Nostalgia in a Glass of Boza

A slightly modified version of this article originally appeared in The Hindu Sunday Magazine, which can be viewed here.

The setting sun casts a golden glow over the otherwise nondescript street in the residential neighbourhood of Vefa, Istanbul. Not far from Sultanahmet, which is famous for its numerous historic attractions including the Blue Mosque and Hagia Sophia, Vefa is quieter and calmer, but its weary streets are steeped in a different kind of history. During Ottoman times, this quarter was home to scholars and aristocrats, and it remains the home of a 142-year old boza shop, Vefa Bozacısı.

Stepping into Vefa Bozacısı, one is immediately struck by the beautifully-patterned blue İznik tiles on the walls, rows of glass bottles on the shelves and the vintage décor. Carefully preserved and displayed on the wall is the glass that Turkey’s much-loved first president, Mutafa Kemal Atatürk, drank from when he paid a visit in 1937.


But despite its fame, Vefa Bozacısı is unpretentious. A glass of boza only costs 4 Turkish lira (around 46 rupees). Visitors grab a pre-filled glass from a tray on the counter and take a seat at one of the marble tables. It is a sultry July evening; there are only about five other customers in the cosy shop, engaged in conversation over cups of boza and ice cream. Boza spoils easily, so it is traditionally associated with wintertime.

A thick, fermented malt drink with a slightly acidic taste, boza is certainly a peculiar beverage and, some would say, an acquired taste. It is said to have originated in Central Asia in the 10th century, gradually spreading to surrounding regions with migration, and is a cherished wintertime drink enjoyed across Turkey, the Balkans and parts of the Caucasus. Depending on the region, it is made from corn, wheat, millet or bulgur, and the flavour and consistency varies accordingly.

In 1870, Hadji Sadık Bey, an Albanian immigrant, arrived in Istanbul at a time when boza-making was a flourishing trade. Straying away from popular methods of producing the drink, he used millet instead of wheat or corn – which enhanced the flavour and lent to it a sweetness – and stored the drink in marble vessels instead of barrels, which staved off the unpleasant aroma caused by the production of bacteria. The result was thick, fresh straw-coloured boza with a sweet taste that rapidly gained popularity. In 1876, Hadji Sadık Bey opened Vefa Bozacısı. Four generations later, the shop remains virtually unchanged and has continued the tradition of producing their trademark boza using millet, semolina, water and sugar.


Boza has a rich, colourful history. It attained the height of its popularity under the Ottomans and was widely enjoyed across the empire. Its low alcohol content was not nearly enough to induce drunkenness, and thus its sale was permitted. However, increasingly potent versions emerged, resulting in the drink being banned by Sultan Mehmed IV in the 17th century. By 19th century, boza shops were plentiful and thriving again, although the sweet, non-alcoholic version gained preference over the sour type.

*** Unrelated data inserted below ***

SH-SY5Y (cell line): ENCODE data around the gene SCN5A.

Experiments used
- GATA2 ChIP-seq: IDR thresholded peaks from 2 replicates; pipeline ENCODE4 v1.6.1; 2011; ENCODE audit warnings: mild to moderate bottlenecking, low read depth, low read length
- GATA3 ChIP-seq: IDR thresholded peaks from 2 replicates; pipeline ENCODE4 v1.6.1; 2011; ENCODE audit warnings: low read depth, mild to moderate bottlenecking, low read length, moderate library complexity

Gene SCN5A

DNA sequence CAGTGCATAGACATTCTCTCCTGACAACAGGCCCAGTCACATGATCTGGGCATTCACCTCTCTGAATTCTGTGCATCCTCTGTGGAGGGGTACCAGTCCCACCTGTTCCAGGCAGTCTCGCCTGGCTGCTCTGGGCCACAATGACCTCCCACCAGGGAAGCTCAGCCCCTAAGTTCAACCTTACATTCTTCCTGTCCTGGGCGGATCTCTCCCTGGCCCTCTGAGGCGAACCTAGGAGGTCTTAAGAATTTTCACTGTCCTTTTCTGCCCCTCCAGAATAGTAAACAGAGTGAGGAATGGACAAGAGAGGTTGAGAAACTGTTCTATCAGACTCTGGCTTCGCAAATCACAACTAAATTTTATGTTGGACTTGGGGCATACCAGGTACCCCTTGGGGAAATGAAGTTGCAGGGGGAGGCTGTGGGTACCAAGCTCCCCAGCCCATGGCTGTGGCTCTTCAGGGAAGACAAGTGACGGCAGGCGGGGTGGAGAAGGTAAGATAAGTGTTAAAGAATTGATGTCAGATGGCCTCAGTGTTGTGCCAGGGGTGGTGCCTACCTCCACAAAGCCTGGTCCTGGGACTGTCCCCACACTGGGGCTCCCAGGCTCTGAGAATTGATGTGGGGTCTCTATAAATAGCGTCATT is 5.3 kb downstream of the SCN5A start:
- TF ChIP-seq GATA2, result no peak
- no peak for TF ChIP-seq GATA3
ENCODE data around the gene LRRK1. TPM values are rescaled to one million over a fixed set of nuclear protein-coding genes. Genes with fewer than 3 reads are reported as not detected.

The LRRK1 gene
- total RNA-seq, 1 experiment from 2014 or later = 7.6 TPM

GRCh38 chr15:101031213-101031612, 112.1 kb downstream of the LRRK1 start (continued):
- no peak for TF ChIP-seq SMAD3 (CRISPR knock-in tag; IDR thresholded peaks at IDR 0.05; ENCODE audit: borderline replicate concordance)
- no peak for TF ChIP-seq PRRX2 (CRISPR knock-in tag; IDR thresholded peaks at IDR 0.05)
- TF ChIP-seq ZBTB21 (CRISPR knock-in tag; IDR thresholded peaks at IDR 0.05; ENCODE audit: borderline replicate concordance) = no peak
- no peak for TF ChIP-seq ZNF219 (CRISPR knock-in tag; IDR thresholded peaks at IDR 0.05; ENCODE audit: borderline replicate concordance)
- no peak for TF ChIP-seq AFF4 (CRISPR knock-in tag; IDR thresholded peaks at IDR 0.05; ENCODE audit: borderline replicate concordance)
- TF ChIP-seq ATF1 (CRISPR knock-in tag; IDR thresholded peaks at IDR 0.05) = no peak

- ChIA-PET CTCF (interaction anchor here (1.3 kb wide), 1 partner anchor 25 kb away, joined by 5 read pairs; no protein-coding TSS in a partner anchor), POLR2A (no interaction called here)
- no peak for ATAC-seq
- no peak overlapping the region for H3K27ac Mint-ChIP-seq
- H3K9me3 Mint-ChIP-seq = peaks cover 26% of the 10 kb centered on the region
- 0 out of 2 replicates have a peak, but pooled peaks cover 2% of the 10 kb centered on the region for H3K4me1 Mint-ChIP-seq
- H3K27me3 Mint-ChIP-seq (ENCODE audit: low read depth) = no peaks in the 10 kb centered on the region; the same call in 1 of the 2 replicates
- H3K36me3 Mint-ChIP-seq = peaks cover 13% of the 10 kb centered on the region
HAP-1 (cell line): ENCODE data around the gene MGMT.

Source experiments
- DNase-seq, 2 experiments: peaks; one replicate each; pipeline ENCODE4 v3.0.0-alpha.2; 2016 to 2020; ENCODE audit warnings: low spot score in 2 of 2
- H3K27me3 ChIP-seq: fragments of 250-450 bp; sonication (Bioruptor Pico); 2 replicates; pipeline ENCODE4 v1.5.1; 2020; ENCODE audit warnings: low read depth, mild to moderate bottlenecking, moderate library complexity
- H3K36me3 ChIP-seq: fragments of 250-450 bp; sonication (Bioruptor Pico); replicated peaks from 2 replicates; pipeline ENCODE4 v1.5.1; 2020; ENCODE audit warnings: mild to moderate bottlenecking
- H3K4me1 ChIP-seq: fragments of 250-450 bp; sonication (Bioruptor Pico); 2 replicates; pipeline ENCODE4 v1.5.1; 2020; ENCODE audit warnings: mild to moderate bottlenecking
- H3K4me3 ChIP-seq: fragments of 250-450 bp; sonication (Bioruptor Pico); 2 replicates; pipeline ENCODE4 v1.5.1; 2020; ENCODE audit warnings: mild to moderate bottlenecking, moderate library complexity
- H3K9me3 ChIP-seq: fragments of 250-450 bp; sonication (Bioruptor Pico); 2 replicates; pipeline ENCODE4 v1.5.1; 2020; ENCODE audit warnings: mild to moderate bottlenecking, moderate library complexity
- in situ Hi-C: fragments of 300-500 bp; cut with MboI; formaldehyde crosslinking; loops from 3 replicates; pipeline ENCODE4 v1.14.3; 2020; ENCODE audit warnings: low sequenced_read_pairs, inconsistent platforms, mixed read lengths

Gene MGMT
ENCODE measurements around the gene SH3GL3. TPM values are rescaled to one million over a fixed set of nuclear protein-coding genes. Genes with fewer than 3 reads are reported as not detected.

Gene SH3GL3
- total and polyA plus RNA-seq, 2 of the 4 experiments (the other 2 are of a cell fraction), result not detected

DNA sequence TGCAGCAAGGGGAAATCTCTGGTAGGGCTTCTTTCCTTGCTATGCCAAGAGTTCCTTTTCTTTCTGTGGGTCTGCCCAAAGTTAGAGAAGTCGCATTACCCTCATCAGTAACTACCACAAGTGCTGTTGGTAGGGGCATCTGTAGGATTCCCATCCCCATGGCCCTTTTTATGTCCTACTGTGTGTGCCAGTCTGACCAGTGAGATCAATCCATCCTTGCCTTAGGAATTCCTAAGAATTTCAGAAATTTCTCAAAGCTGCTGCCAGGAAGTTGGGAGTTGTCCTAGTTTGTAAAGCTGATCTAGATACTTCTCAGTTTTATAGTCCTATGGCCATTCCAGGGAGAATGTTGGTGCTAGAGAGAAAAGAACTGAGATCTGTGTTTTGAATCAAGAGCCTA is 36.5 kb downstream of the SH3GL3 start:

Over time, however, the popularity of boza has waned, being replaced by stronger beverages such as beer, but the nostalgia associated with it – a sign of simpler times – has only heightened.

It is this sense of nostalgia and melancholy that was captured perfectly by Nobel Laureate Orhan Pamuk in his 2014 novel, “A Strangeness in my Mind”, based on the life of a boza seller in Istanbul. Pamuk’s protagonist, Mevlut Karatas, wanders the streets of the fast-changing city, which barely resembles the one he arrived in over twenty years ago, selling boza and yoghurt and striving to keep an age-old tradition alive.

As Istanbul faces increasing gentrification, the sight of street vendors, whose melodic calls have formed an integral part of the city’s soul, have started to diminish as well.

“Growing up in Istanbul, you always heard the call of the boza sellers who walked the streets on winter nights, calling out ‘Booozaaa’,” remembers Kerem, a resident of the city with whom I strike up a conversation at the boza shop. “You still hear them in winter, but not as often.”

As Istanbul continues to expand and change, Vefa Bozacısı preserves the memory of a different time in much the same way as Pamuk’s words do.

Presently, I hop across the street to the leblebicısı to buy a package of roasted chickpeas. Boza is best enjoyed with chickpeas and a dash of cinnamon. I drop a handful into my glass and they float effortlessly on the surface of the dense drink. Using a spoon, I ingest a mouthful. The exotic mixture of tartness and sweetness, to which the chickpeas add a delightful crunch, is nothing like I have tasted before. I, for one, am a fan.

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